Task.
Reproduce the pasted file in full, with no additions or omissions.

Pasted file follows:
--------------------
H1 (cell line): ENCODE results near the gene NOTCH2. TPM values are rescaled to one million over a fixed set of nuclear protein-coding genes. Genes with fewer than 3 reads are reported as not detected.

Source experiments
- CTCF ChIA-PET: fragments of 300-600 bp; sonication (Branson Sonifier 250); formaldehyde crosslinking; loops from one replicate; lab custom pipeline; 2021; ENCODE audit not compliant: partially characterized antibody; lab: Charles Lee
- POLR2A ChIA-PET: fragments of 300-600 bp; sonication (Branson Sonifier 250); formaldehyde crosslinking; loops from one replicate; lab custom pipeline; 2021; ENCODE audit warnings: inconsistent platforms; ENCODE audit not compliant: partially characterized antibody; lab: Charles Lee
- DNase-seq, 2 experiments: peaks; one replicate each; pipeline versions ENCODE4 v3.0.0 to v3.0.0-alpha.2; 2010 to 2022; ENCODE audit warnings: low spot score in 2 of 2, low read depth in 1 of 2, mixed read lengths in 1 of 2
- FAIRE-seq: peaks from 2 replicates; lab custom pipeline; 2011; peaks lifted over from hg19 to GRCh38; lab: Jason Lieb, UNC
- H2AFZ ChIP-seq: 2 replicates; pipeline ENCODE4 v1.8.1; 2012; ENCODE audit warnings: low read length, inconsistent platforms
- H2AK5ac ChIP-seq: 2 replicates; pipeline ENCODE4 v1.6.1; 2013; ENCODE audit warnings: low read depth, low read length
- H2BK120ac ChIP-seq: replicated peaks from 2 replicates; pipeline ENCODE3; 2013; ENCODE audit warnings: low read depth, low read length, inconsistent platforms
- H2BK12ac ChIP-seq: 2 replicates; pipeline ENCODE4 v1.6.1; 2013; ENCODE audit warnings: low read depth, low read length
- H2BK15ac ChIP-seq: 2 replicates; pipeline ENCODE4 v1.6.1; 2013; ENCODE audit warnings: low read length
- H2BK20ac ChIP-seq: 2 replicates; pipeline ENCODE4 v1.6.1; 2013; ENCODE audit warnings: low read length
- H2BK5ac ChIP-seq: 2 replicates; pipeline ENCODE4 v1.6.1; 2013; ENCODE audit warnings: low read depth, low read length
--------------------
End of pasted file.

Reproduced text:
H1 (cell line): ENCODE results near the gene NOTCH2. TPM values are rescaled to one million over a fixed set of nuclear protein-coding genes. Genes with fewer than 3 reads are reported as not detected.

Source experiments
- CTCF ChIA-PET: fragments of 300-600 bp; sonication (Branson Sonifier 250); formaldehyde crosslinking; loops from one replicate; lab custom pipeline; 2021; ENCODE audit not compliant: partially characterized antibody; lab: Charles Lee
- POLR2A ChIA-PET: fragments of 300-600 bp; sonication (Branson Sonifier 250); formaldehyde crosslinking; loops from one replicate; lab custom pipeline; 2021; ENCODE audit warnings: inconsistent platforms; ENCODE audit not compliant: partially characterized antibody; lab: Charles Lee
- DNase-seq, 2 experiments: peaks; one replicate each; pipeline versions ENCODE4 v3.0.0 to v3.0.0-alpha.2; 2010 to 2022; ENCODE audit warnings: low spot score in 2 of 2, low read depth in 1 of 2, mixed read lengths in 1 of 2
- FAIRE-seq: peaks from 2 replicates; lab custom pipeline; 2011; peaks lifted over from hg19 to GRCh38; lab: Jason Lieb, UNC
- H2AFZ ChIP-seq: 2 replicates; pipeline ENCODE4 v1.8.1; 2012; ENCODE audit warnings: low read length, inconsistent platforms
- H2AK5ac ChIP-seq: 2 replicates; pipeline ENCODE4 v1.6.1; 2013; ENCODE audit warnings: low read depth, low read length
- H2BK120ac ChIP-seq: replicated peaks from 2 replicates; pipeline ENCODE3; 2013; ENCODE audit warnings: low read depth, low read length, inconsistent platforms
- H2BK12ac ChIP-seq: 2 replicates; pipeline ENCODE4 v1.6.1; 2013; ENCODE audit warnings: low read depth, low read length
- H2BK15ac ChIP-seq: 2 replicates; pipeline ENCODE4 v1.6.1; 2013; ENCODE audit warnings: low read length
- H2BK20ac ChIP-seq: 2 replicates; pipeline ENCODE4 v1.6.1; 2013; ENCODE audit warnings: low read length
- H2BK5ac ChIP-seq: 2 replicates; pipeline ENCODE4 v1.6.1; 2013; ENCODE audit warnings: low read depth, low read length